When planning to see a play, opera, or symphony, the Knoxville venues that come to mind first are likely to be the Tennessee and Bijou Theaters or other places in and around the downtown area. But look a little further and you’ll find a thriving performing arts community in the heart of Rocky Hill.
The Flying Anvil Theater moved to 1300 Rocky Hill Road in 2017 and got up to speed quickly. The Marble City Opera also has an office in the building and sometimes schedules performances there.
Jayne Morgan is a screenwriter, actress, co-founder and artistic director of Flying Anvil, which launched the company in 2012. But she had to find a permanent home before she could get into full-time production. Things had been going pretty well for two years before Covid-19 appeared and brought calm to everything.
“We canceled the 2020 season last March,” Morgan said. “But we didn’t want to just stop, so we decided to try and do some things online. It was exciting and scary, not really knowing what we were doing but making it up as we went along. Everyone participated. There was a lot of joy and panic, but it’s drama in a nutshell.
Now more than a year since the start of the pandemic, Flying Anvil is back to live shows, with Covid precautions in place. The current show is Neil Simon’s classic comedy “The Sunshine Boys”, starring David Dwyer and Steve Dupree. The shows take place Thursday through Sunday from 7:30 p.m. to October 10.
Morgan, from Loudon County, said she was grateful to the donors who helped keep things going while the doors were closed. And while she’s thrilled to have live performances with an audience again, the only way to safely move forward is 50 percent of a 125-seat capacity, with demands of mask and proof of vaccination or recent negative test result.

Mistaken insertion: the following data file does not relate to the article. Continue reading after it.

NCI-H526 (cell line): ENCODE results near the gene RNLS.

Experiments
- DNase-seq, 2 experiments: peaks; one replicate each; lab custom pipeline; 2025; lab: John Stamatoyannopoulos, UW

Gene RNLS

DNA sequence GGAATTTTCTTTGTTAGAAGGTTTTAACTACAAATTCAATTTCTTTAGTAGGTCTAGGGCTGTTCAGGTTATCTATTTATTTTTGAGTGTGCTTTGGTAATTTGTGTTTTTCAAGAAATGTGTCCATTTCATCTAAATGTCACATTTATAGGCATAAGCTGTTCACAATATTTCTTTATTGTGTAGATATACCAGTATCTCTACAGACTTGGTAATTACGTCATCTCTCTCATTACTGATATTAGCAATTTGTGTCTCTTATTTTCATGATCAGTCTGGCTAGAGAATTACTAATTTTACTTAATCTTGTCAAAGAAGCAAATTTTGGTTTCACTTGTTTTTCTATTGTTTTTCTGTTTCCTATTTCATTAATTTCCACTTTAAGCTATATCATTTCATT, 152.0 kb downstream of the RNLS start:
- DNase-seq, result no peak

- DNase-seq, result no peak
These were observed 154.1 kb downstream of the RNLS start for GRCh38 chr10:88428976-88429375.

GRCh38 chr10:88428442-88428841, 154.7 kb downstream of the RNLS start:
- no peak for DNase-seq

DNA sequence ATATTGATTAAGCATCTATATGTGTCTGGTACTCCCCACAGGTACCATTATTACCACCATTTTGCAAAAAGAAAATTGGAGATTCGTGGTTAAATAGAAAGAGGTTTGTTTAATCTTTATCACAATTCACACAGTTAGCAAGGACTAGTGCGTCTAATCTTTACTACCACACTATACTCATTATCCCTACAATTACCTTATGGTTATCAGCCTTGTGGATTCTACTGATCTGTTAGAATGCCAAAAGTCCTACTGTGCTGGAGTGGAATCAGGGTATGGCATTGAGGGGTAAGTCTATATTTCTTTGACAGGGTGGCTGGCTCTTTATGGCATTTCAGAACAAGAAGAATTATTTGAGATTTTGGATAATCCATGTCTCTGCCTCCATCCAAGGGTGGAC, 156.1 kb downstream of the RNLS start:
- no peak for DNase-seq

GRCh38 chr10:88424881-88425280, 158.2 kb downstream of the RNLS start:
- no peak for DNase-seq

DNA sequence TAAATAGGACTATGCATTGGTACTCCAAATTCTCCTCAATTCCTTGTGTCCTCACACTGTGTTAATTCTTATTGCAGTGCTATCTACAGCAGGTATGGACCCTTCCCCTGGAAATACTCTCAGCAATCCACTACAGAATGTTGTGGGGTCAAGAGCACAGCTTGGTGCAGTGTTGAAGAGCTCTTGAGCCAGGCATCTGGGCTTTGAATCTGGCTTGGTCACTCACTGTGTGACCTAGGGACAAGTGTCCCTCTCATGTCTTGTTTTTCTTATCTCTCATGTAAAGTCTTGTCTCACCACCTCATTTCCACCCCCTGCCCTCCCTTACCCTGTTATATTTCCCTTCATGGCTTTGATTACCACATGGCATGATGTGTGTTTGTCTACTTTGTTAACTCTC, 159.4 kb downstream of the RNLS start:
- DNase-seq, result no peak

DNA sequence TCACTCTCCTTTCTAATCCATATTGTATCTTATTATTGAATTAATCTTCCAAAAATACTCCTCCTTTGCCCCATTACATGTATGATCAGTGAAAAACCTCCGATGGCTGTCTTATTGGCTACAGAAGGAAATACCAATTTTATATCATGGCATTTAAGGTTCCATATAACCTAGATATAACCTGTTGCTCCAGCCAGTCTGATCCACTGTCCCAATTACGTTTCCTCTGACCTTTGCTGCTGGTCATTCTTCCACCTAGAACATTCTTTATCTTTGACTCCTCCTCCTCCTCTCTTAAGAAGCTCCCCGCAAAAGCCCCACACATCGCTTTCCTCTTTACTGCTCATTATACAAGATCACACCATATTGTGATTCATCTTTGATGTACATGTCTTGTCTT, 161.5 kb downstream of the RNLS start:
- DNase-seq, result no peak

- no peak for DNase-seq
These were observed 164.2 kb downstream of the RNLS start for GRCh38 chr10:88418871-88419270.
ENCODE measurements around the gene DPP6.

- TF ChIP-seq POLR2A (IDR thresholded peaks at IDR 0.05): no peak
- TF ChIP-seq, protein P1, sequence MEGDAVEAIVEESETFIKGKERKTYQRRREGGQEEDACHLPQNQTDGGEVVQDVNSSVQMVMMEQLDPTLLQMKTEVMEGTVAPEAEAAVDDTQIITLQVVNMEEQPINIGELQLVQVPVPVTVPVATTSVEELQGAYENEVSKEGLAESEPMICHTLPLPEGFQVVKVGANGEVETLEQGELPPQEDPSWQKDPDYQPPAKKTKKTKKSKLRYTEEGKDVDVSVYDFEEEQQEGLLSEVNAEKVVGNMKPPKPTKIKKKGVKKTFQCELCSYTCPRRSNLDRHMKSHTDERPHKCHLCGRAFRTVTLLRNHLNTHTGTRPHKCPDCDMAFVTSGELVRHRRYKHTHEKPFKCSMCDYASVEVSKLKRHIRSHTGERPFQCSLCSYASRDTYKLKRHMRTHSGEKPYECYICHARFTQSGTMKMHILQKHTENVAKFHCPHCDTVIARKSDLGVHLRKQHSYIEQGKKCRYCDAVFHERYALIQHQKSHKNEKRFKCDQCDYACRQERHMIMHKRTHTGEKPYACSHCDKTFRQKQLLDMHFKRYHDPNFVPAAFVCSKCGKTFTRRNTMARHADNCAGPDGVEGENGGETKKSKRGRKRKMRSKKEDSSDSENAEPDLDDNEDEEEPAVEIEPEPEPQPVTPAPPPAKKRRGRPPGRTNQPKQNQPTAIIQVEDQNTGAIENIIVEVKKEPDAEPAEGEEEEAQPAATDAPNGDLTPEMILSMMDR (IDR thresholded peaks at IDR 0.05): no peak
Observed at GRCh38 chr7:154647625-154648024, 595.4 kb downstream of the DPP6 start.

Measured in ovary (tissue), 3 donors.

“I don’t see this as a problem,” she said. “We have developed a clientele that appreciates what we do, and I don’t see them taking care of it.”
The same security measures will be in place for the upcoming Marble City Opera show. The solo musical drama “Lily” uses music by Kurt Weill to tell the story of a fictional cabaret singer named Lily Weiss. Created by and starring award-winning mezzo-soprano Audrey Babcock, the multimedia production will be the first performance of the piece outside of its New York premiere. The show will take place at 7:30 p.m. from October 29 to 30 at the Flying Anvil Theater and will also be available to stream.
Kathryn Frady is the Founder and Executive Artistic Director of Marble City. The Dallas native traveled to Knoxville when her husband, James Marvel, was appointed director of opera at UT. She said the move here was good for both of them as they had spent many years living and working together on the road.
“I love Knoxville, its size, the people,” Frady said. “It is a beautiful place.”
Marble City was able to maintain productions throughout the pandemic, occurring in outdoor and otherwise more open spaces where social distancing could be maintained. In June, his production of “Tosca” was shown at St. John’s Cathedral in the city center, using different areas of the church for the stages.
“We went all over town,” she says. “We have always been nomads and will continue to do so.
Beth kinnaborn is the Community News Editor for KnoxTNToday.com